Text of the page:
After that, I was ready to get back to dominating the feast in front of me, but not 2 minutes into my lobster tail, I was ushered up by Li Xi’s mom to be part of the toasting party. I guess I was honored, but have you ever toasted 88 tables before? IT TOOK OVER AN HOUR AND A HALF!!! Later I found out that my aunt said I had to represent our family b/c no one else on her side dressed up, lol. There was this toasting “master” who led us to each table, yelling random nonsense and filling our cups with iced tea (from a cognac bottle, haha). Finally after 5 glasses of faux Remy Martin, I returned to a table of cold, but nonetheless tasty dishes, which I pigged out on as the guests began to leave. You sure do work up an appetite pretending to get drunk.
So here’s a quick and incomplete tally of all the absurd displays and expenses:
- A ridiculous laser-light show opening with acrobats
- Custom sand animation depicting their love story (couldn’t post the original but the link shows pretty much what it was like – it was definitely my favorite part!)
- The master of ceremony was apparently a celebrity TV host from Guangzhou
- Really piercing performances by Peking opera singers
- A professionally shot music video performed by the bridesmaid and 24/7 photography & videography documenting the entire weekend
- 12-course meal that included shark fin soup, giant abalone, dragon-tail lobster, roast baby pig and many other delectables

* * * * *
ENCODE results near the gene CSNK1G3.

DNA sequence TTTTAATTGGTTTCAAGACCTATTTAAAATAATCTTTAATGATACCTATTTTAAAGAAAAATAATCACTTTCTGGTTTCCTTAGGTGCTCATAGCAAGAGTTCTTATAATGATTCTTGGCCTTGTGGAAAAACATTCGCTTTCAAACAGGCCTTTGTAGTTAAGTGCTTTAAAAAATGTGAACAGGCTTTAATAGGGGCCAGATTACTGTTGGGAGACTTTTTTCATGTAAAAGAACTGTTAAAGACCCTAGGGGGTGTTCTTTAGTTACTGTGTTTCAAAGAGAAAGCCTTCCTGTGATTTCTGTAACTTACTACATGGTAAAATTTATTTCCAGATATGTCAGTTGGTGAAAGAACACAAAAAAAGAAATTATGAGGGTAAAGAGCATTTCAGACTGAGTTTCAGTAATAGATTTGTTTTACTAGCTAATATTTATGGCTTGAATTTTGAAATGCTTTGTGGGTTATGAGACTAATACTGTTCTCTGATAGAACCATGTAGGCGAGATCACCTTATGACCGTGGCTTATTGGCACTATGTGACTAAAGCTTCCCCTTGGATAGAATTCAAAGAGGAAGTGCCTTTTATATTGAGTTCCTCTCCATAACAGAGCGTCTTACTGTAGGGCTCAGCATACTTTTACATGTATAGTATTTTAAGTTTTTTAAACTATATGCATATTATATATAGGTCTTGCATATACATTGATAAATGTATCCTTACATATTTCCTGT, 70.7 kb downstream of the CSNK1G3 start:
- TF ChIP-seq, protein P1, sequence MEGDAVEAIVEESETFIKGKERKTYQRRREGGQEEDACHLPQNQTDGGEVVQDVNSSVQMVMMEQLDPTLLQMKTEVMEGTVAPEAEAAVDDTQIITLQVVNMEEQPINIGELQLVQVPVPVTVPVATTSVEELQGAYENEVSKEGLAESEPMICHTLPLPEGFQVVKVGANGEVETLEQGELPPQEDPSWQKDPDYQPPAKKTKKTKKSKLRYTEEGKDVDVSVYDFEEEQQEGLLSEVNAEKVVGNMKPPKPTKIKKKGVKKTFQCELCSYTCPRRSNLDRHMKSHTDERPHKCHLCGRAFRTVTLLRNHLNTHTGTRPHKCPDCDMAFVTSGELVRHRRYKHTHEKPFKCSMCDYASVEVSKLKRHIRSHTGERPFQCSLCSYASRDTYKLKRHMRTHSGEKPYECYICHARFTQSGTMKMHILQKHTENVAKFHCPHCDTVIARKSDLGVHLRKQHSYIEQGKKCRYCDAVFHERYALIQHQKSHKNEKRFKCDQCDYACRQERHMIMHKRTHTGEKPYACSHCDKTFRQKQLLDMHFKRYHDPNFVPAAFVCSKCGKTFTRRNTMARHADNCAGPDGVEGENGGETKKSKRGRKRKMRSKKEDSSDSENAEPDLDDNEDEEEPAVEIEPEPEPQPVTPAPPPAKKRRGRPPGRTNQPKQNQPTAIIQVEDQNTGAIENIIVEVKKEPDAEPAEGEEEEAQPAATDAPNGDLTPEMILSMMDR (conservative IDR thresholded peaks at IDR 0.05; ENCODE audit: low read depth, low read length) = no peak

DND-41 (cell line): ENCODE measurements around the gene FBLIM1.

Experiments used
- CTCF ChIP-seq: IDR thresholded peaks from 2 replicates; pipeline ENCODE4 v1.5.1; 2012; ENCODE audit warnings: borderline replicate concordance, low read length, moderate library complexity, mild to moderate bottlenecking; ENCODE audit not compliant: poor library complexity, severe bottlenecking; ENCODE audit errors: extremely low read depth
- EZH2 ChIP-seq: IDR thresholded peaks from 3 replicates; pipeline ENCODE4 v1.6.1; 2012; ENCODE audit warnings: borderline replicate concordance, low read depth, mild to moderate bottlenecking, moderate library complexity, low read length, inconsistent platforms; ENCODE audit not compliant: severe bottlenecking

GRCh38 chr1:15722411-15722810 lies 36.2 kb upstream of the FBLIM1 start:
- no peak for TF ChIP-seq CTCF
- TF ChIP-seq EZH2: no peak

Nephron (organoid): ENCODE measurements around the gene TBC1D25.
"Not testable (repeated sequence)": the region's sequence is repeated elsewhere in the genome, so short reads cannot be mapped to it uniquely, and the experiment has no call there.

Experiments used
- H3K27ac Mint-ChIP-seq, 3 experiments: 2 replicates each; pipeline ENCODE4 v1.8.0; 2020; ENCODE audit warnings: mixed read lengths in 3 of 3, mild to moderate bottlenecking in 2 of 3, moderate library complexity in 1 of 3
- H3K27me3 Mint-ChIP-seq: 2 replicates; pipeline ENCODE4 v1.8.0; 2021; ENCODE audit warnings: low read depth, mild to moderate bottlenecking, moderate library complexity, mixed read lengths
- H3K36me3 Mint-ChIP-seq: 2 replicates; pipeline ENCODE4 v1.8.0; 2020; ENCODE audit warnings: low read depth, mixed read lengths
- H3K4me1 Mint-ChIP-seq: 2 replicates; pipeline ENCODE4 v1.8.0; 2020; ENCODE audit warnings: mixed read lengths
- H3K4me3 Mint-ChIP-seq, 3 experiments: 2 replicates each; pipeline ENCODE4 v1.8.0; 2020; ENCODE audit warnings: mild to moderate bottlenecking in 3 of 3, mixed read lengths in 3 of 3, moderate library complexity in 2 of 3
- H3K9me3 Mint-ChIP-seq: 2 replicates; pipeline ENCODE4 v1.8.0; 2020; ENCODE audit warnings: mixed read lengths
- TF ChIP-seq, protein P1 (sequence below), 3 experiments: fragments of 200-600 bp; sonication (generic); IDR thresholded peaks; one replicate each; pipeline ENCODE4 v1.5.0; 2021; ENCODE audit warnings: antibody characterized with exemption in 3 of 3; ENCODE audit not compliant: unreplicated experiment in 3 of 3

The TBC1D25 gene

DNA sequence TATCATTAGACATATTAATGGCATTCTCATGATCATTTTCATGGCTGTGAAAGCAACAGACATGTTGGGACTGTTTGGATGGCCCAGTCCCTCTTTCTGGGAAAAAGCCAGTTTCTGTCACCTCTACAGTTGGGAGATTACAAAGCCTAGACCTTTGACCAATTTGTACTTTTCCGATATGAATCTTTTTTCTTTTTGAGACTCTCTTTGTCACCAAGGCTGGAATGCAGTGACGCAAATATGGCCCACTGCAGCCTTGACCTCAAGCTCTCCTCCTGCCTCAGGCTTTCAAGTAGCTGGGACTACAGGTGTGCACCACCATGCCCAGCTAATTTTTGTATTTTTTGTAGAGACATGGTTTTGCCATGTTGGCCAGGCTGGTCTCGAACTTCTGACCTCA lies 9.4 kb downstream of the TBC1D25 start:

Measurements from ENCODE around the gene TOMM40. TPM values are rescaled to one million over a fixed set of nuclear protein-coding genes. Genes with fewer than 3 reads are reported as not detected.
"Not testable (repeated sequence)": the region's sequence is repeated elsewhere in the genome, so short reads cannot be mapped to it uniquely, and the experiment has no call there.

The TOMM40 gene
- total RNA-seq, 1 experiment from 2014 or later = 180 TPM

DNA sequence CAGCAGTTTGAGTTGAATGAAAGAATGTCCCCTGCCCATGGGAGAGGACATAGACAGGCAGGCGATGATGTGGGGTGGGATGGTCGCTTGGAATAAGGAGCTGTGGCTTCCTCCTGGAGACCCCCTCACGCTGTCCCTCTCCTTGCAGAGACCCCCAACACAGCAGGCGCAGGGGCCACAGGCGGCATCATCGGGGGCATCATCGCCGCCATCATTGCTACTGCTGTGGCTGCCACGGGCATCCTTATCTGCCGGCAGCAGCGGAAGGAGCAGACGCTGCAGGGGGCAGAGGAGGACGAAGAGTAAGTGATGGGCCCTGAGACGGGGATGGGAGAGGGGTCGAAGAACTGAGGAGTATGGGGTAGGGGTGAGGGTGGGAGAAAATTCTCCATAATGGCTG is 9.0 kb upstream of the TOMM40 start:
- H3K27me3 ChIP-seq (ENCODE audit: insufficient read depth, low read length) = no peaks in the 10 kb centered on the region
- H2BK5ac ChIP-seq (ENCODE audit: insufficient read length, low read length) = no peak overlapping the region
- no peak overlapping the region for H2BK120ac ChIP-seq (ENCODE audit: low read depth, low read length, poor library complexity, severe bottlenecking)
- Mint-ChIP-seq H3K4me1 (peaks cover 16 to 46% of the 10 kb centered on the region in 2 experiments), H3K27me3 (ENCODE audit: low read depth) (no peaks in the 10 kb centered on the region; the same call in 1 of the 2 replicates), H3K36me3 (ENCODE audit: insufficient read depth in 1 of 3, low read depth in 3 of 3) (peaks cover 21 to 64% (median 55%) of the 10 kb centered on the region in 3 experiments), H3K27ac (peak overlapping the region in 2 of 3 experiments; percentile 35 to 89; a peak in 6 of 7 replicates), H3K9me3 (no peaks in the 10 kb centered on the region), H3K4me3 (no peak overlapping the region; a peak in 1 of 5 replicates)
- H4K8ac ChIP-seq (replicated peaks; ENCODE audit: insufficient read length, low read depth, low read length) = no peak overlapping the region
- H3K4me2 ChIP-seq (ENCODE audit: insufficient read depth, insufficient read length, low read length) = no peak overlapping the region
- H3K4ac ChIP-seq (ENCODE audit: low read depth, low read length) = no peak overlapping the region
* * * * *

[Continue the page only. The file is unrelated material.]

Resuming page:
- Times that by 88 tables!
- And wedding gifts included a 2012 Audi TTS 2.0, set of Cartier watches, traditional solid gold necklace and bracelets, and over 500,000 in cold, hard RMB (that’s one huge hong bao)
All in all, I was told that the entire ceremony (including gifts, hotels, performances etc.) totaled to around 8 MILLION RMB (that’s about 1.3 million USD o_O). Good thing in China, it’s the groom’s family who pays for the wedding, lol
So after digesting all of that extravagance, I began to think about the institution of marriage between East and West. Obviously, there are the cultural traditions that separate us as well as the lack of religious context. But why was it so necessary to be this grand? Though I had a blast, I couldn’t help by think how wasteful and over-the-top the whole event was (they threw out the entire CAKE!). I learned that showcasing your wealth is just something that is done in China. To display success and fortune is a part of Chinese culture; and contrary to Western values, it isn’t really considered arrogant to do so. I guess you could say that Chinese people place high esteem in material wealth; so if you got it, you might as well flaunt it. It think this traces back to China’s focus on valuing family lineage and honor through tangible measures of success.
Let me remind you again that this not your typical Chinese wedding, so forgive me if I may be over-generalizing. One thing is for sure: my cousin is never going to have to worry about money the rest of her life!
Still dreaming of that crispy pork,
p.s. My grandparents asked me if my wedding was going to be like this, to which I respond, 哎吔! 不会! (rough translation: AW HELLLLL NO!)